Impact of BRAF, MLH1 on the incidence of microsatellite instability high colorectal cancer in populations based study

Hassan Brim, Pooneh Mokarram, Fakhraddin Naghibalhossaini, Mehdi Saberi-Firoozi, Mansour Al-Mandhari, Kamla Al-Mawaly, Rayhaneh Al-Mjeni, Abeer Al-Sayegh, Sandy Raeburn, Edward Lee, Francis Giardiello, Duane T. Smoot, Alexander Vilkin, C. Richard Richard, Ajay Goel, Mitra Hafezi, Mehdi Nouraie, Hassan Ashktorab

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Abstract

We have identified an alternative pathway of tumorigenesis in sporadic colon cancer, involving microsatellite instability due to mismatched repair methylation, which may be driven by mutations in the BRAF gene (V600E). Colorectal cancer (CRC) is the most common cancer in the world, and African Americans show a higher incidence than other populations in the United States. We analyzed sporadic CRCs in Omani (of African origin, N = 61), Iranian (of Caucasian origin, N = 53) and African American (N = 95) patients for microsatellite instability, expression status of mismatched repair genes (hMLH1, hMSH2) and presence of the BRAF (V600E) mutation. In the Omani group, all tumors with BRAF mutations were located in the left side of the colon, and for African Americans, 88% 7 of tumors with BRAF mutations were found in the right side of the colon. In African Americans, 31% of tumors displayed microsatellite instability at two or more markers (MSI-H), while this rate was 26% and 13% for tumors in the Iranian and Omani groups, respectively. A majority of these MSI-H tumors were located in the proximal colon (right side) in African American and Iranian subjects, whereas most were located in the distal colon (left side) in Omani subjects. Defects in hMLH1 gene expression were found in 77% of MSI-H tumors in both African Americans and Iranians and in 38% of tumors in Omanis. BRAF mutations were observed in all subjects: 10% of tumors in African Americans (8/82), 2% of tumors in Iranians (1/53), and 19% of tumors in Omanis (11/59). Our findings suggest that CRC occurs at a younger age in Omani and Iranian patients, and these groups showed a lower occurrence of MSI-H than did African American patients. Our multivariate model suggests an important and significant role of hMLH1 expression and BRAF mutation in MSI-H CRC in these populations. The high occurrence of MSI-H tumors in African Americans may have significant implications for treatment, since patients with MSI-H lesions display a different response to chemotherapeutic agents such as 5-fluorouracil.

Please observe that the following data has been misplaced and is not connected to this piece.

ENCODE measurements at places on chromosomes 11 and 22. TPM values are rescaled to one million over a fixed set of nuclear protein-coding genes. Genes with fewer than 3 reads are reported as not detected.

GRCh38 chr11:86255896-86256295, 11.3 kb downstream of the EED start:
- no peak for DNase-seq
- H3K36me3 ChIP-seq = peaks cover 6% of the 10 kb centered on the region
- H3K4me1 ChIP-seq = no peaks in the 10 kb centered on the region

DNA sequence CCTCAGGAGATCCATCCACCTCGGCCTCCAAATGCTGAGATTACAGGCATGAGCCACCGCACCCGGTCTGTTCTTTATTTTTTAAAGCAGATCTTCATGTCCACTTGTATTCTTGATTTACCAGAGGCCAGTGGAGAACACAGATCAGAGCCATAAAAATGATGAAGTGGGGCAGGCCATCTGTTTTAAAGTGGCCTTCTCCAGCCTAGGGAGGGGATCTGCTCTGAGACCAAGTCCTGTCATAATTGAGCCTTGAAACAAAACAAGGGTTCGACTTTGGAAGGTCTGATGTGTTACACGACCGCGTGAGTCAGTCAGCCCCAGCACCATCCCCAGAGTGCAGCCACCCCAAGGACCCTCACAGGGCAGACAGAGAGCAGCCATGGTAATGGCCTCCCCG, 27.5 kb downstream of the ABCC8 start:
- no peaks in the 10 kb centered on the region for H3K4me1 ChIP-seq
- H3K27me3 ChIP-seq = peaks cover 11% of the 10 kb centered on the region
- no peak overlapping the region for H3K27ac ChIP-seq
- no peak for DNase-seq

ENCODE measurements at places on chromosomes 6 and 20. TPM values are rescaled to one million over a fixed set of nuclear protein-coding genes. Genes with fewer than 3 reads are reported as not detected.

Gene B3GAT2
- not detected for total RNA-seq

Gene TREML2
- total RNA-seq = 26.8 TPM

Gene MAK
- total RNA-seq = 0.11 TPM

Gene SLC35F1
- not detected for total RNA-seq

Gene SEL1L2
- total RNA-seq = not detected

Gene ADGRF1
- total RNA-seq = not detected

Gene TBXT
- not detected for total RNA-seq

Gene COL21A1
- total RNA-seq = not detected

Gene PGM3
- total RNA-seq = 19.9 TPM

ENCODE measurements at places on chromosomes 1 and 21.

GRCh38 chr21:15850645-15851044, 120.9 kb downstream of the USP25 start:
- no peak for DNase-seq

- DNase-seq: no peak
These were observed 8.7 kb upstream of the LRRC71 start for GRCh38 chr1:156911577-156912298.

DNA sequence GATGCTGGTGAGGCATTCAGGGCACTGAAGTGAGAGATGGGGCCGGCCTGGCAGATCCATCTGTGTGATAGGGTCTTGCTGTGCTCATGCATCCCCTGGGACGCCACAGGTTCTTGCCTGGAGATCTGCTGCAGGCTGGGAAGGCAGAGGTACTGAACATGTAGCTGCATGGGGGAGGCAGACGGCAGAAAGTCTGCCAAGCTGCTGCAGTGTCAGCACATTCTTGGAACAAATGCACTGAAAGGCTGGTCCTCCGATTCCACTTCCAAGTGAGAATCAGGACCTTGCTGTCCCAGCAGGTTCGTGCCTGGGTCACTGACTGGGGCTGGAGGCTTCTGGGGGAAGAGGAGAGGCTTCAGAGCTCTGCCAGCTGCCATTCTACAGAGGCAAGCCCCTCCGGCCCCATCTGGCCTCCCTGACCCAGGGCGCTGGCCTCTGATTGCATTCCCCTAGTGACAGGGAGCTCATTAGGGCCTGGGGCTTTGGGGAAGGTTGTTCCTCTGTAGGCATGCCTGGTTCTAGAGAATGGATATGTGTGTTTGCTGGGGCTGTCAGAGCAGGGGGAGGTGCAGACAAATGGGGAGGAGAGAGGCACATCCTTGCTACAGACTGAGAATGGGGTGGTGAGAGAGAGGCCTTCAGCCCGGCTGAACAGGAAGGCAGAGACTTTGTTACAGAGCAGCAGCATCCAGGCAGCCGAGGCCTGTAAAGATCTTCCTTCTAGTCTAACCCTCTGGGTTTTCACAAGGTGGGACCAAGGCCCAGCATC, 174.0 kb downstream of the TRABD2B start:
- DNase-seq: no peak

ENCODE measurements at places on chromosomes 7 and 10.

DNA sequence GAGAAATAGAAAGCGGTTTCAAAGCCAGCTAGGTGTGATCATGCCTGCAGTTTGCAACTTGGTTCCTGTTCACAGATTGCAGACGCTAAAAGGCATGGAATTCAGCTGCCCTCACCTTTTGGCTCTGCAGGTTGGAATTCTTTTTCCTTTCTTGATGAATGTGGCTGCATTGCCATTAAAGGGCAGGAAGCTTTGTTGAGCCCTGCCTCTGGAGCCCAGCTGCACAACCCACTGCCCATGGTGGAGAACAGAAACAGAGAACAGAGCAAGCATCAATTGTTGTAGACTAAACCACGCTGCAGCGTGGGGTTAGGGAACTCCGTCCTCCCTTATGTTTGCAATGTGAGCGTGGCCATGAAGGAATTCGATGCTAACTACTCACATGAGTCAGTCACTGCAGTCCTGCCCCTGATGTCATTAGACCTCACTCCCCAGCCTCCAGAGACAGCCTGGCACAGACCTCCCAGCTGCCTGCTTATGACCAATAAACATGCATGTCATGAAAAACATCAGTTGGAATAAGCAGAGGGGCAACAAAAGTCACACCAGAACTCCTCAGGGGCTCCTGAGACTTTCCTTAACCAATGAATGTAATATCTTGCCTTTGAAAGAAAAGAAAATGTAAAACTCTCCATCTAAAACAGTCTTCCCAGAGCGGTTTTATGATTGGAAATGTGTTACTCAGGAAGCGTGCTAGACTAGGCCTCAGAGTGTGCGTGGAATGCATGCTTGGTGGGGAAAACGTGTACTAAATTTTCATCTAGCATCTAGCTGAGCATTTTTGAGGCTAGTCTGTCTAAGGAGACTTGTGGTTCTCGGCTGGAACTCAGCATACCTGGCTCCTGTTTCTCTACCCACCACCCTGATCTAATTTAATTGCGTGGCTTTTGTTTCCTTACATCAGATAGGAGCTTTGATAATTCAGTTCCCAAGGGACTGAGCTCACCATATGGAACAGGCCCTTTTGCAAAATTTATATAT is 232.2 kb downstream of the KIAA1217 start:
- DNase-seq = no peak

Original languageEnglish
Article number68
JournalMolecular Cancer
Volume7
DOIs
Publication statusPublished - Aug 21 2008

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ASJC Scopus subject areas

  • Molecular Medicine
  • Oncology
  • Cancer Research

Cite this

Brim, H., Mokarram, P., Naghibalhossaini, F., Saberi-Firoozi, M., Al-Mandhari, M., Al-Mawaly, K., Al-Mjeni, R., Al-Sayegh, A., Raeburn, S., Lee, E., Giardiello, F., Smoot, D. T., Vilkin, A., Richard, C. R., Goel, A., Hafezi, M., Nouraie, M., & Ashktorab, H. (2008). Impact of BRAF, MLH1 on the incidence of microsatellite instability high colorectal cancer in populations based study. Molecular Cancer, 7, [68]. https://doi.org/10.1186/1476-4598-7-68